Presidential Poll Power Rankings for October 20, 2015

Donald Trump -- Prezography

(Prezography photo)

To many, the presidential polls matter. To just as many more, they’re worthless. But, if you’re going to look at them, we think you should at least look at them all.

So, taking the Iowa and national polls of the past month, weighing them for accuracy, here are the current presidential poll power rankings:

•  •  •

1. Donald Trump        22.46%

2. Ben Carson            16.75%

3. Carly Fiorina         10.23%

4. Ted Cruz                 8.23%

5. Marco Rubio           7.73%

6. Jeb Bush                 6.75%

7. Mike Huckabee        4.26%

8. Bobby Jindal            3.84%

9. Rand Paul               3.32%

10. John Kasich           2.68%

11. Chris Christie        2.03%

12. Rick Santorum       0.99%

13. Lindsey Graham      0.97%

14. George Pataki         0.02%

Undecided                     9.75%

As you can see, there’s been very little change in the polling averages, mainly because most of the polls released of late are seemingly skewed toward one or two particular candidates. With the next Republican presidential primary debate coming up, there’s no doubt been RNC pressure to keep a couple of candidates more “viable” than they really are.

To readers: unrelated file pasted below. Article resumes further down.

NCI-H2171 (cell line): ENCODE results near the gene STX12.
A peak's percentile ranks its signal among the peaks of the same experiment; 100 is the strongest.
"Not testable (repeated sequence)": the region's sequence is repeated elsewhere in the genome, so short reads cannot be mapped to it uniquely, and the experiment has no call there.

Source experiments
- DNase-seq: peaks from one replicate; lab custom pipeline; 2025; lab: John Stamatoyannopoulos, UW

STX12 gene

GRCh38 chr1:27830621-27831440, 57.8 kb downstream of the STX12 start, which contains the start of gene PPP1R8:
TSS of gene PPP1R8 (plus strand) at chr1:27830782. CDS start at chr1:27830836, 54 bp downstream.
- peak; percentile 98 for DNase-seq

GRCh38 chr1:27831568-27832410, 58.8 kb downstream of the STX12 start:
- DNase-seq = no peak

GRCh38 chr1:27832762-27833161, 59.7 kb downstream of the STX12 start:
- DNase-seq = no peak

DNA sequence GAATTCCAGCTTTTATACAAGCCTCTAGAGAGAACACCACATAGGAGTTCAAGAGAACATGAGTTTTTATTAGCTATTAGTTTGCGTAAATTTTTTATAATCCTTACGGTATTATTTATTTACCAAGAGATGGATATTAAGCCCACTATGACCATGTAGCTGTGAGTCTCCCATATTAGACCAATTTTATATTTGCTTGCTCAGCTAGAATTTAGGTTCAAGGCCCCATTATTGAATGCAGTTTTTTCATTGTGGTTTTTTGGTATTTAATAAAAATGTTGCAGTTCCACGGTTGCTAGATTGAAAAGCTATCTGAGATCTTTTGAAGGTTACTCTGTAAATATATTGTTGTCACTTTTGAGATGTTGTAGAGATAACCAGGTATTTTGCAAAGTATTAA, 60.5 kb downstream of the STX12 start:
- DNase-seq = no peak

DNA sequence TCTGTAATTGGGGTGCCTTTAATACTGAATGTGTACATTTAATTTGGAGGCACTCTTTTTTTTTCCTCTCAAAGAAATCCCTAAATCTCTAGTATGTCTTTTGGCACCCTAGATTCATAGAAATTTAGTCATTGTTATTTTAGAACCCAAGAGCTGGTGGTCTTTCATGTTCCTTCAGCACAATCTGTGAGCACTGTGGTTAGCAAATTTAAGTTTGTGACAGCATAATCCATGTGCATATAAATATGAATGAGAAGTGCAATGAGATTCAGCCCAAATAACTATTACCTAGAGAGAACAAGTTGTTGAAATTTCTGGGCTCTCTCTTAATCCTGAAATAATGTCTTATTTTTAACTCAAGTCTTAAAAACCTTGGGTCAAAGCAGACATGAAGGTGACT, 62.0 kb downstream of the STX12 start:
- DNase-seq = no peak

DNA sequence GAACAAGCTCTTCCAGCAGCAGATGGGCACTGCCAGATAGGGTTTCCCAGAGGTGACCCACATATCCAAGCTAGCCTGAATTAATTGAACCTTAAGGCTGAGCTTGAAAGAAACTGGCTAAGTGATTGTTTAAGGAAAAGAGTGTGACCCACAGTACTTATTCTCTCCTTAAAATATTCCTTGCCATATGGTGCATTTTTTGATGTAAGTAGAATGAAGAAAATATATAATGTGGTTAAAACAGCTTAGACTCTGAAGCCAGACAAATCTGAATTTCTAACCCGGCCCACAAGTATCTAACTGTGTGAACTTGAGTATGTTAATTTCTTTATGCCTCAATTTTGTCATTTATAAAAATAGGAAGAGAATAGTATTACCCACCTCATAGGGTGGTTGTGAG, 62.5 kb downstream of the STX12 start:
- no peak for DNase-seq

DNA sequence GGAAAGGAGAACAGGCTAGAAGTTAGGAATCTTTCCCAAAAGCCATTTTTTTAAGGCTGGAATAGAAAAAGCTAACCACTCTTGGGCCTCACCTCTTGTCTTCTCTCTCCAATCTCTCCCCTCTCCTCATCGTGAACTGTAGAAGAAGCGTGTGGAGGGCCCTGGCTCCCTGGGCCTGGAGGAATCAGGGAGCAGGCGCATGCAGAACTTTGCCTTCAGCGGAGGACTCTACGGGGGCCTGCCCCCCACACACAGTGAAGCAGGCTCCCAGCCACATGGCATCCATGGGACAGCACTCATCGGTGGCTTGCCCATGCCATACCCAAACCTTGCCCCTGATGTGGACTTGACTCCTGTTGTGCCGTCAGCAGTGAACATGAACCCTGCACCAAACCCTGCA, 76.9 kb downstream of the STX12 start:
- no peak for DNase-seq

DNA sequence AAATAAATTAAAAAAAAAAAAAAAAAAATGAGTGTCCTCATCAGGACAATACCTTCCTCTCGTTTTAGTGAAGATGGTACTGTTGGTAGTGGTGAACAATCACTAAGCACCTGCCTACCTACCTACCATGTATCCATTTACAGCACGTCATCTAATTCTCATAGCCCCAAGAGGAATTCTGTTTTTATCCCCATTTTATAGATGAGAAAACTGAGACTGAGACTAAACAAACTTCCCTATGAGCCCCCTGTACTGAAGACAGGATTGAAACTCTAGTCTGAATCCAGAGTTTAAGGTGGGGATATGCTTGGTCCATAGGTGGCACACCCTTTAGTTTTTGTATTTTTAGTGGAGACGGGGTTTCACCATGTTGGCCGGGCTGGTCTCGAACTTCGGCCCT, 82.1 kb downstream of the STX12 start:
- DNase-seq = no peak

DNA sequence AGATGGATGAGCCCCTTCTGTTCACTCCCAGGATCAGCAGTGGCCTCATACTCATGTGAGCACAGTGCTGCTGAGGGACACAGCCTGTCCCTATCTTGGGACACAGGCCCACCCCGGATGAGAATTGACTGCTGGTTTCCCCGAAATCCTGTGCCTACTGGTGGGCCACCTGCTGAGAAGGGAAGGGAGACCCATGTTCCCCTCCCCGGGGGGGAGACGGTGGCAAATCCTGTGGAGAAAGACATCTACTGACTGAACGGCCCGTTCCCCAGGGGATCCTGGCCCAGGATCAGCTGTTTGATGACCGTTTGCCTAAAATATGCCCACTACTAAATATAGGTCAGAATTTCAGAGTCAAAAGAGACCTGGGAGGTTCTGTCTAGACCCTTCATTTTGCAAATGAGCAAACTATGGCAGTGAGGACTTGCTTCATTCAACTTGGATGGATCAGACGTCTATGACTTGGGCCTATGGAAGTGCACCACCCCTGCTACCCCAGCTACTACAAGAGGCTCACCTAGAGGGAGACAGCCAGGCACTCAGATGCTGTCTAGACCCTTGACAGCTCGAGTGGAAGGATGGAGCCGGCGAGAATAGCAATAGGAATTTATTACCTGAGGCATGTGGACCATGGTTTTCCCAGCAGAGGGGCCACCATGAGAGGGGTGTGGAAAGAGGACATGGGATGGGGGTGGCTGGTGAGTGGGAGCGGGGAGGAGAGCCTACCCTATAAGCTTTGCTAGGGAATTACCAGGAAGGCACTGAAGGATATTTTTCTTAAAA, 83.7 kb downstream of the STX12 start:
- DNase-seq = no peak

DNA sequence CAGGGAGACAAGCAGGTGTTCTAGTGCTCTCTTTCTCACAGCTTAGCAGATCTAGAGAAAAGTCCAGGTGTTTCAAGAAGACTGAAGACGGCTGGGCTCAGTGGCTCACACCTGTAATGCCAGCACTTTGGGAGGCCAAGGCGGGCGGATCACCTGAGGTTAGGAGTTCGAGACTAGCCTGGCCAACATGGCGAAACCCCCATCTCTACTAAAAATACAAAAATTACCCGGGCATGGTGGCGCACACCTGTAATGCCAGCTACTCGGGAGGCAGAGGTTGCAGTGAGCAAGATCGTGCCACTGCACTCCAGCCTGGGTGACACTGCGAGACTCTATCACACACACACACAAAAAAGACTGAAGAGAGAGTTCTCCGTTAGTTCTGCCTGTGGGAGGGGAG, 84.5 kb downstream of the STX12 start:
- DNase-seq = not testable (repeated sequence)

Tomorrow is the deadline for poll results to be counted, and ABC hasn’t released new GOP numbers in more than a month. They just released new numbers for the Democrats this morning, and likely didn’t want to have their numbers lost in the shuffle with CNN’s number dump today.

Based on the averages at this moment, here is how the debate stage would look for the CNBC debate:

Front and center — Donald Trump

To his left — Ben Carson, Jeb Bush, Ted Cruz, Rand Paul, Chris Christie

To his right — Marco Rubio, Carly Fiorina, Mike Huckabee, John Kasich

As it stands right now, one candidate has broken into the 1-percent threshold for a potential “Happy Hour Debate” It’s unclear how CNBC will deal with this issue, if Rick Santorum’s polling average holds. Only Bobby Jindal would also qualify if it used the same “rounding up” rule it planned to impose on the main debate averages.